Tuesday, October 12, 2010 Sunny and 65 degrees
Our first stop of the day was at Water Canyon. Between 1890 and 1892 enterprising pioneers dug a ditch from neighboring rivers to Water Canyon. This ditch supplied water to the drought-stricken valley near Tropic. It also created a waterfall that now flows continually through the canyon. Mossy Cave is located along the trail, too. The sun was shining on the water and the canyon walls, and it made for a beautiful walk.
Next we were on our way to Bryce Canyon when we saw our first pronghorns. A doe and fawn, crossing a busy highway, were trapped by fences running along both sides of the road. They are beautiful animals and are finally making a comeback in the high desert.
Bryce is a one-of-a-kind park. There is no other place like it on earth. Since it was formed by weathering, specifically freeze-thaw cycles and not by flowing water, it is not a canyon but an amphitheater. Thin ridges of rock called fins are broken down until "windows" are formed in the rock. When the tops of the window become too thin, they collapse and form pinnacles. These pinnacles continue to weather under a resistant dolomite cap and create hoodoos. (A hoodoo is a pinnacle or other odd shaped rock left standing by the forces of erosion.) These hoodoos are banded and colored by oxidized minerals: red, pinks, and oranges from iron, purple from manganese while the whites are pure limestone. Today the afternoon sun was shining on the pinnacles and hoodoos in such a way that they appeared to be glowing, as if they were lighted from inside.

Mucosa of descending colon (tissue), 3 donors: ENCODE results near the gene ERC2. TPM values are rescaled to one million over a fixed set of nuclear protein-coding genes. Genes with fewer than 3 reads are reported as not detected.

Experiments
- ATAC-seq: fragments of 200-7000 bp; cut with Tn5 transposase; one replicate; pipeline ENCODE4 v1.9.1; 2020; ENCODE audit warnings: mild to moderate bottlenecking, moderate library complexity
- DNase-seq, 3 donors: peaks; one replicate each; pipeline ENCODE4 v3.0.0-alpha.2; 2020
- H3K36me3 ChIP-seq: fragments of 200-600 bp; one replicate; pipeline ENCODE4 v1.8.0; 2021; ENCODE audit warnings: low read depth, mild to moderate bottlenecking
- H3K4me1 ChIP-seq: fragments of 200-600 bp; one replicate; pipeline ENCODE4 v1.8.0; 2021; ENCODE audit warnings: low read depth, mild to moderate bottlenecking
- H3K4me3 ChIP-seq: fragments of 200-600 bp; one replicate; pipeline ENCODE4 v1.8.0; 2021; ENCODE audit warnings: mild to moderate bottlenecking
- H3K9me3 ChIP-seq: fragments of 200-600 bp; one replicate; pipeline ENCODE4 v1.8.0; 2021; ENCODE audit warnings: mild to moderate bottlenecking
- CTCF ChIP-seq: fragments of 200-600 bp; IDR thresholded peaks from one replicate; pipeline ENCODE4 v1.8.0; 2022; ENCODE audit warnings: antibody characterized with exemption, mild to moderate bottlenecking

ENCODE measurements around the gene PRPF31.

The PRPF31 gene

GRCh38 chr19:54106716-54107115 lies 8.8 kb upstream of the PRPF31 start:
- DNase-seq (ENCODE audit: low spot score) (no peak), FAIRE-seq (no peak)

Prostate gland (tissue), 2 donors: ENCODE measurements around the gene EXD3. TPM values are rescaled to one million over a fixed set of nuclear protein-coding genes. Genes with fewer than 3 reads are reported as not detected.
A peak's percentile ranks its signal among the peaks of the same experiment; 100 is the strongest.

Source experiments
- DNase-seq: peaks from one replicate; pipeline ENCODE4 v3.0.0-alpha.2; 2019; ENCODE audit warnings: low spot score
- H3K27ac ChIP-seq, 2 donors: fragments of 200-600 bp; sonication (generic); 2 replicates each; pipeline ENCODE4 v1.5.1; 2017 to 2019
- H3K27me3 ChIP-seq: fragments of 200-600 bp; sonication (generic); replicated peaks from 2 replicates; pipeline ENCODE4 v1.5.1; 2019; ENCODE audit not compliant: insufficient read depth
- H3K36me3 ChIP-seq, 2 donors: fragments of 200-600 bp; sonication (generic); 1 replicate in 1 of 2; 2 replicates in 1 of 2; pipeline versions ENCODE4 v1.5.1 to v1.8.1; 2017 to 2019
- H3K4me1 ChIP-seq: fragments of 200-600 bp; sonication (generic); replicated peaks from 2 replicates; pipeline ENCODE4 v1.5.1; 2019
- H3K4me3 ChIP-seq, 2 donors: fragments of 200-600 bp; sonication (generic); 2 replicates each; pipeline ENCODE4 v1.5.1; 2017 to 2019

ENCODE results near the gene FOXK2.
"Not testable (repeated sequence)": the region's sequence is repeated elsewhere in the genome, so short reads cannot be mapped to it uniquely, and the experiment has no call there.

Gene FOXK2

Since this was our second visit to Bryce Canyon, we knew what areas we wanted to see again. Bryce, Inspiration, Sunset, and Sunrise Points were at the top of the list. Each point looks down on the same vista but from different perspectives, and each vista reveals more details in the shapes and colors in the rocks.
As we gazed out over the amphitheater, the various rock formations began to take on specific shapes. A whole medieval city appeared. Massive walls surrounded the castles with manned turrets guarding those castles. Meanwhile inside the walls the spires of cathedrals soared skyward. The more we looked the more details we were able to imagine. We enjoyed this visit more than the last because we weren't rushing to see the whole park, but instead took time just to sit and absorb the beauty on display before us.
TODAY'S ROUTE: UT 12E to Bryce Canyon and on to Tropic, UT